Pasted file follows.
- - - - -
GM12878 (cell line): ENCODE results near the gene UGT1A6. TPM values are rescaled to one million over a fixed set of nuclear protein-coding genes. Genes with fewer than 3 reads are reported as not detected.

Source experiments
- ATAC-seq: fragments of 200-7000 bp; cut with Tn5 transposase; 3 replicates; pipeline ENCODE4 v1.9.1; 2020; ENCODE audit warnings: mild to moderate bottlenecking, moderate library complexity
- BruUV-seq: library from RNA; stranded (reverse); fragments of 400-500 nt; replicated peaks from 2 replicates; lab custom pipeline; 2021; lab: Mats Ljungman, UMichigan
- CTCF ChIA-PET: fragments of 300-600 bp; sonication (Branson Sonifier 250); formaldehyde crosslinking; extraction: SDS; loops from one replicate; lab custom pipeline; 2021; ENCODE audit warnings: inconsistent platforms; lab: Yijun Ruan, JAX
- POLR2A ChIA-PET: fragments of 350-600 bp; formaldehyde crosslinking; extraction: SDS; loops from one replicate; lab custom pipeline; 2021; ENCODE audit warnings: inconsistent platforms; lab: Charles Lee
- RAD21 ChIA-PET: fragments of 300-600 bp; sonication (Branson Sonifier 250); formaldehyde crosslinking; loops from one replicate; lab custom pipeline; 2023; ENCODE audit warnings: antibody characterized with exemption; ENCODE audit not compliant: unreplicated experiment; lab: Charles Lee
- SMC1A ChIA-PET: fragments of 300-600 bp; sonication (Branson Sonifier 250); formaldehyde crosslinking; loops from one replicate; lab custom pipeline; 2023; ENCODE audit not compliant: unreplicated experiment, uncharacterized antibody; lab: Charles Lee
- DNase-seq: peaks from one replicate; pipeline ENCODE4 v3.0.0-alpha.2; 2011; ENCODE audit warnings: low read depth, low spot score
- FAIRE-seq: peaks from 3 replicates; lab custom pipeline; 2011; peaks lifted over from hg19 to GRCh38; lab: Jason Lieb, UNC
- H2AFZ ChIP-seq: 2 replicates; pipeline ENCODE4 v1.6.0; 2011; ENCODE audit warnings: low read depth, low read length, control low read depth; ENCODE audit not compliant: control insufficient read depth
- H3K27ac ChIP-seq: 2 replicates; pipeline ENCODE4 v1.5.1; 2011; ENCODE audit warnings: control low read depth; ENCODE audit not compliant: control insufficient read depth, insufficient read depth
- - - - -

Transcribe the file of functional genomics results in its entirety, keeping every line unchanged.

GM12878 (cell line): ENCODE results near the gene UGT1A6. TPM values are rescaled to one million over a fixed set of nuclear protein-coding genes. Genes with fewer than 3 reads are reported as not detected.

Source experiments
- ATAC-seq: fragments of 200-7000 bp; cut with Tn5 transposase; 3 replicates; pipeline ENCODE4 v1.9.1; 2020; ENCODE audit warnings: mild to moderate bottlenecking, moderate library complexity
- BruUV-seq: library from RNA; stranded (reverse); fragments of 400-500 nt; replicated peaks from 2 replicates; lab custom pipeline; 2021; lab: Mats Ljungman, UMichigan
- CTCF ChIA-PET: fragments of 300-600 bp; sonication (Branson Sonifier 250); formaldehyde crosslinking; extraction: SDS; loops from one replicate; lab custom pipeline; 2021; ENCODE audit warnings: inconsistent platforms; lab: Yijun Ruan, JAX
- POLR2A ChIA-PET: fragments of 350-600 bp; formaldehyde crosslinking; extraction: SDS; loops from one replicate; lab custom pipeline; 2021; ENCODE audit warnings: inconsistent platforms; lab: Charles Lee
- RAD21 ChIA-PET: fragments of 300-600 bp; sonication (Branson Sonifier 250); formaldehyde crosslinking; loops from one replicate; lab custom pipeline; 2023; ENCODE audit warnings: antibody characterized with exemption; ENCODE audit not compliant: unreplicated experiment; lab: Charles Lee
- SMC1A ChIA-PET: fragments of 300-600 bp; sonication (Branson Sonifier 250); formaldehyde crosslinking; loops from one replicate; lab custom pipeline; 2023; ENCODE audit not compliant: unreplicated experiment, uncharacterized antibody; lab: Charles Lee
- DNase-seq: peaks from one replicate; pipeline ENCODE4 v3.0.0-alpha.2; 2011; ENCODE audit warnings: low read depth, low spot score
- FAIRE-seq: peaks from 3 replicates; lab custom pipeline; 2011; peaks lifted over from hg19 to GRCh38; lab: Jason Lieb, UNC
- H2AFZ ChIP-seq: 2 replicates; pipeline ENCODE4 v1.6.0; 2011; ENCODE audit warnings: low read depth, low read length, control low read depth; ENCODE audit not compliant: control insufficient read depth
- H3K27ac ChIP-seq: 2 replicates; pipeline ENCODE4 v1.5.1; 2011; ENCODE audit warnings: control low read depth; ENCODE audit not compliant: control insufficient read depth, insufficient read depth